Investors should buy bearish Societe Generale SA and Credit Agricole SA options because they face the greatest risk of losses if Greece or other European nations can’t contain their debt crises, Barclays Plc said.
Puts to sell shares of those banks are more attractive than their credit-default swaps because implied volatility, the key gauge of option prices, is low relative to the realized volatility of the shares, according to a report from Maneesh Deshpande, who leads the top-ranked equity-linked strategies team in Institutional Investor magazine’s 2010 survey.
“The likelihood of the impact of peripheral sovereign events being limited to the credit markets is, in our opinion, increasingly unlikely,” the New York-based strategist wrote in a note yesterday. He cited the “political turmoil in Greece, the inevitability of restructuring at some point, the release of bank stress test results, comments by the Irish finance minister on restructuring for certain bondholders of Irish banks and potential ratings action on French banks.”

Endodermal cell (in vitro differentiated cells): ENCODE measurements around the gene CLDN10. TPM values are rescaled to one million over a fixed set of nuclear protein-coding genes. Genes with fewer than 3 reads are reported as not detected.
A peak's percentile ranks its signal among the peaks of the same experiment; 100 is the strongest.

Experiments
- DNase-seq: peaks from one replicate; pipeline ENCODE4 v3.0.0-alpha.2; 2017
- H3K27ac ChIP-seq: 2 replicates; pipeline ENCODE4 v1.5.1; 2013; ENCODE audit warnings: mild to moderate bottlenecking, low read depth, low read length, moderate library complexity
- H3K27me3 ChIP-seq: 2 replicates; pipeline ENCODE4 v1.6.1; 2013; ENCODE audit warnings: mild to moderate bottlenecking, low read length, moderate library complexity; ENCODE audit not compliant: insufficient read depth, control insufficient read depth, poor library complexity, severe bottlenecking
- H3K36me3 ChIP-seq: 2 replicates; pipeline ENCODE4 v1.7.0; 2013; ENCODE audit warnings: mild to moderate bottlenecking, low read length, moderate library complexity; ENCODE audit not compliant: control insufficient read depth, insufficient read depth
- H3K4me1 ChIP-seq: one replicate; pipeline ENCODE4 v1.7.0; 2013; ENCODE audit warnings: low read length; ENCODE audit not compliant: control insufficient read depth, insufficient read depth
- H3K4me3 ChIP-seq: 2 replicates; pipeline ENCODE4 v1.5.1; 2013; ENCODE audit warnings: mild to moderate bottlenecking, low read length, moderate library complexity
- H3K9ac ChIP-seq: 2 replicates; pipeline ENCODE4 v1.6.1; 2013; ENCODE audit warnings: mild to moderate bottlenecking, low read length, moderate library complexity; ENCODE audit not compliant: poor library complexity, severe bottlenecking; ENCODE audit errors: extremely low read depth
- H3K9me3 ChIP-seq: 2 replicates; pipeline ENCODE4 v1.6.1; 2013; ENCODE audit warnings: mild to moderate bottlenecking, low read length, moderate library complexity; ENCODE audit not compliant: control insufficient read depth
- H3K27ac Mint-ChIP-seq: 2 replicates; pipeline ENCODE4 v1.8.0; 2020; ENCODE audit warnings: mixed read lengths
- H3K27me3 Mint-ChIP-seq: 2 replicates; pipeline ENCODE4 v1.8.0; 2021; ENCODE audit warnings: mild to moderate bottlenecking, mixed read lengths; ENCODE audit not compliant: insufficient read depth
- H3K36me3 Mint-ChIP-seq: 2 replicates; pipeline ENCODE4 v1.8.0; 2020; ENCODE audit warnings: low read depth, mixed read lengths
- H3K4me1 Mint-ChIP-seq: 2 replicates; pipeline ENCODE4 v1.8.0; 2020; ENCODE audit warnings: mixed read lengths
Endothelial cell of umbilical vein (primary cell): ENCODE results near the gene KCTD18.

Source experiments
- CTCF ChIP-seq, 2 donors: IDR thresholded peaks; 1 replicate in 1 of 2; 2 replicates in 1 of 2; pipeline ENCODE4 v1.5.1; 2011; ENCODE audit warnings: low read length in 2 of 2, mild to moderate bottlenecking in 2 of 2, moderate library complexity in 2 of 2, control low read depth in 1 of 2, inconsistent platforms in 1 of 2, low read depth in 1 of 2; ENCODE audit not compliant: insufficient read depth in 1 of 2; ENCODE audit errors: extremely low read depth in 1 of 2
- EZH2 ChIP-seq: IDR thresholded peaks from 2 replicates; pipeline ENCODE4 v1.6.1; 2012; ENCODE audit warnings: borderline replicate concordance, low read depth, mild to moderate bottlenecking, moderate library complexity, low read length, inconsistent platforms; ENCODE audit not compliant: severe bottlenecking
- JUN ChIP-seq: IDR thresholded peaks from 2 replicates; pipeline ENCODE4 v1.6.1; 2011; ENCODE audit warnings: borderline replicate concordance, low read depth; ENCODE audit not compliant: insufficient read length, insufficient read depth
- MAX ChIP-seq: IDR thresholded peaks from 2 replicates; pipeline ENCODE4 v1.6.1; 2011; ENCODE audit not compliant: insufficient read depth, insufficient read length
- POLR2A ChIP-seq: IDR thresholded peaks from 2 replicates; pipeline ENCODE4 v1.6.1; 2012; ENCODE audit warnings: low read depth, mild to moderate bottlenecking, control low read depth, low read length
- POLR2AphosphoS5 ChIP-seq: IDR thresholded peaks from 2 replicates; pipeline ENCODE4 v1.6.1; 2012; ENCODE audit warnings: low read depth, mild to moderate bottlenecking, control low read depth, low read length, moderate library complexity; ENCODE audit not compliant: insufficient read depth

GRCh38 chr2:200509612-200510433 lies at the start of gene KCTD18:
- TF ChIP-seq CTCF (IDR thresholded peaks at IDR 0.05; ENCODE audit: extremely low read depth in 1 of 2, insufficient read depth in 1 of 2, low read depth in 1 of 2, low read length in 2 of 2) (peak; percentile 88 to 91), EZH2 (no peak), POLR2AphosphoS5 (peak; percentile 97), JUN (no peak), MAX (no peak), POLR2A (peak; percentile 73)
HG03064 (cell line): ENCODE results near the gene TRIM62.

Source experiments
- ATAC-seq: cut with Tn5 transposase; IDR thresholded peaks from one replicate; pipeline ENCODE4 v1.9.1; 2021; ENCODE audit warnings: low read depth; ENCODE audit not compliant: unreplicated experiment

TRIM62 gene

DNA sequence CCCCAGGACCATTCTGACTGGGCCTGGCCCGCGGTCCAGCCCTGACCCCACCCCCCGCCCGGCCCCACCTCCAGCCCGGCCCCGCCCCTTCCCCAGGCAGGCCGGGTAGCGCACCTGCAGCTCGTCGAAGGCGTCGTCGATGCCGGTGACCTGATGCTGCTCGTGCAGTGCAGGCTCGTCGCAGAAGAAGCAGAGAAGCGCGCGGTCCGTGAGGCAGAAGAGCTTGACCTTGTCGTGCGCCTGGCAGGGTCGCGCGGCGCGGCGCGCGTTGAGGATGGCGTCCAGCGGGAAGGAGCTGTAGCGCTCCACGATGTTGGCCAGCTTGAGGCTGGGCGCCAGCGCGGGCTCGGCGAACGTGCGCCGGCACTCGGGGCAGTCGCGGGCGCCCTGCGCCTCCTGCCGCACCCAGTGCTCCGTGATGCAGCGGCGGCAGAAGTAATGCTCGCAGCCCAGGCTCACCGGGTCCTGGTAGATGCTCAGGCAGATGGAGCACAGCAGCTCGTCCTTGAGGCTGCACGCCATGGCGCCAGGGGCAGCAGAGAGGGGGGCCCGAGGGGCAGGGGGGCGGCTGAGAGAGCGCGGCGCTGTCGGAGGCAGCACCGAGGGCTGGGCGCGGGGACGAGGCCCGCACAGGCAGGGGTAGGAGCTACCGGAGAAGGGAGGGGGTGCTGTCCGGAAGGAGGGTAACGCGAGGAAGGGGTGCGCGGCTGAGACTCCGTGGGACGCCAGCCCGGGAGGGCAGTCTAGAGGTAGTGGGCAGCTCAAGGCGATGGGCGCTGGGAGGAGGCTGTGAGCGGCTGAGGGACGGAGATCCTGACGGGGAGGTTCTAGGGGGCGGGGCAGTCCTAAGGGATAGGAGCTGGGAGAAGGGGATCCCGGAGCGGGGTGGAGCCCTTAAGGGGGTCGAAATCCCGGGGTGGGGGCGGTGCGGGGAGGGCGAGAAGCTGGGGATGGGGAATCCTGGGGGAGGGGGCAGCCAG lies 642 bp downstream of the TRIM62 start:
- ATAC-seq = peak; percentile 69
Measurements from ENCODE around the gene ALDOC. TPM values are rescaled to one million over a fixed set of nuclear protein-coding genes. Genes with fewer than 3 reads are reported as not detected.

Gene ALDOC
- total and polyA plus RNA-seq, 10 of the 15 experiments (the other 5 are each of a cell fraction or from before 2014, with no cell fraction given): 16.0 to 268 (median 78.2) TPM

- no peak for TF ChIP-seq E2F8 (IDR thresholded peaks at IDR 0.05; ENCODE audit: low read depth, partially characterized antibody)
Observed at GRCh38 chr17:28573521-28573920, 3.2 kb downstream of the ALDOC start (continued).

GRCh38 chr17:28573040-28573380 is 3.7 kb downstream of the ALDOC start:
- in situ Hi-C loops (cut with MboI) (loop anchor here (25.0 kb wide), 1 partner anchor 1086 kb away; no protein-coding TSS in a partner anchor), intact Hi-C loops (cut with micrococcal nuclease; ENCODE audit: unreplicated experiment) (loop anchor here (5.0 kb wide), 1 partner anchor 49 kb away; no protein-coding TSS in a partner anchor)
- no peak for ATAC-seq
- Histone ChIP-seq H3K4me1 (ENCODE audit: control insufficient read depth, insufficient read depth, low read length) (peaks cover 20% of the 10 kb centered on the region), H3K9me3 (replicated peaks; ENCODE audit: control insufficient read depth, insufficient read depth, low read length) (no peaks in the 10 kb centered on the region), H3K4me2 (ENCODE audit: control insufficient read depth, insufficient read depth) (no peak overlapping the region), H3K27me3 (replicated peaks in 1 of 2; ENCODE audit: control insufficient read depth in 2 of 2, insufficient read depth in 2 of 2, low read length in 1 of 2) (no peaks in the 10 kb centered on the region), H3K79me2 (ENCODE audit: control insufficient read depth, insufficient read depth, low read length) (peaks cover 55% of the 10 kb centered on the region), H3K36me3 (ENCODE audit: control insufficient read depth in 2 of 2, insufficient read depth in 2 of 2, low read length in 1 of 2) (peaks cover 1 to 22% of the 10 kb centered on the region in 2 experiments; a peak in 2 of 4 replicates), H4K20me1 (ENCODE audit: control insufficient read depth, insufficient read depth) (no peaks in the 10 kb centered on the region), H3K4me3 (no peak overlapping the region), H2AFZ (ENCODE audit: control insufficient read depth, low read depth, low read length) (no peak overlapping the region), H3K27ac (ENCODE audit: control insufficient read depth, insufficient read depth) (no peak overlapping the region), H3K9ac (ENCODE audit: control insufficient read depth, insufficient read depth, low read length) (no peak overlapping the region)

The Stoxx Europe 600 Index has fallen 8.1 percent from its highest level this year on Feb. 17. The gauge’s valuation compared with its companies’ reported earnings dropped to the cheapest since 2008 as concern mounted that Greece will fail to repay all of its debt. Greek Prime Minister George Papandreou faces a confidence vote in his government today that may determine whether it defaults.
Societe Generale shares rose 1.4 percent to 39.33 euros at 12:52 p.m. in Paris. Credit Agricole gained 1.1 percent to 10.11 euros.